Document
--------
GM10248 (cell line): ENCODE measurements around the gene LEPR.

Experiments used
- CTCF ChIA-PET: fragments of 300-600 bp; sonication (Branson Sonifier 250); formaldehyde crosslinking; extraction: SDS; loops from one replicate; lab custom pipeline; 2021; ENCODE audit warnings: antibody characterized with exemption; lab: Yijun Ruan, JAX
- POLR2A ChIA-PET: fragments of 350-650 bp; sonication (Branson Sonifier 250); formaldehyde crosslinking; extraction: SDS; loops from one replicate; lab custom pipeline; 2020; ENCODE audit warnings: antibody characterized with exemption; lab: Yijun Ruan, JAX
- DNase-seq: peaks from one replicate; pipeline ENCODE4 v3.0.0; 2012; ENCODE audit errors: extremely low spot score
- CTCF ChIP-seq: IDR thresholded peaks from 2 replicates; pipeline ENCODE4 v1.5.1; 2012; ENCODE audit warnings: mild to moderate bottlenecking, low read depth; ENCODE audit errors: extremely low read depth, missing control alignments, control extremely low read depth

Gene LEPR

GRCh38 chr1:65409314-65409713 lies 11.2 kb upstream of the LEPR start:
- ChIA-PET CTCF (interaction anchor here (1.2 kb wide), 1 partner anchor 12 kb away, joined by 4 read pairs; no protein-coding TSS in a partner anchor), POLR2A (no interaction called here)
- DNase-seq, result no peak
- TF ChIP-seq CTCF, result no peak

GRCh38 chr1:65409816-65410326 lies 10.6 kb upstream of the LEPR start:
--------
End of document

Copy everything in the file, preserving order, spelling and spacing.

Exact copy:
GM10248 (cell line): ENCODE measurements around the gene LEPR.

Experiments used
- CTCF ChIA-PET: fragments of 300-600 bp; sonication (Branson Sonifier 250); formaldehyde crosslinking; extraction: SDS; loops from one replicate; lab custom pipeline; 2021; ENCODE audit warnings: antibody characterized with exemption; lab: Yijun Ruan, JAX
- POLR2A ChIA-PET: fragments of 350-650 bp; sonication (Branson Sonifier 250); formaldehyde crosslinking; extraction: SDS; loops from one replicate; lab custom pipeline; 2020; ENCODE audit warnings: antibody characterized with exemption; lab: Yijun Ruan, JAX
- DNase-seq: peaks from one replicate; pipeline ENCODE4 v3.0.0; 2012; ENCODE audit errors: extremely low spot score
- CTCF ChIP-seq: IDR thresholded peaks from 2 replicates; pipeline ENCODE4 v1.5.1; 2012; ENCODE audit warnings: mild to moderate bottlenecking, low read depth; ENCODE audit errors: extremely low read depth, missing control alignments, control extremely low read depth

Gene LEPR

GRCh38 chr1:65409314-65409713 lies 11.2 kb upstream of the LEPR start:
- ChIA-PET CTCF (interaction anchor here (1.2 kb wide), 1 partner anchor 12 kb away, joined by 4 read pairs; no protein-coding TSS in a partner anchor), POLR2A (no interaction called here)
- DNase-seq, result no peak
- TF ChIP-seq CTCF, result no peak

GRCh38 chr1:65409816-65410326 lies 10.6 kb upstream of the LEPR start: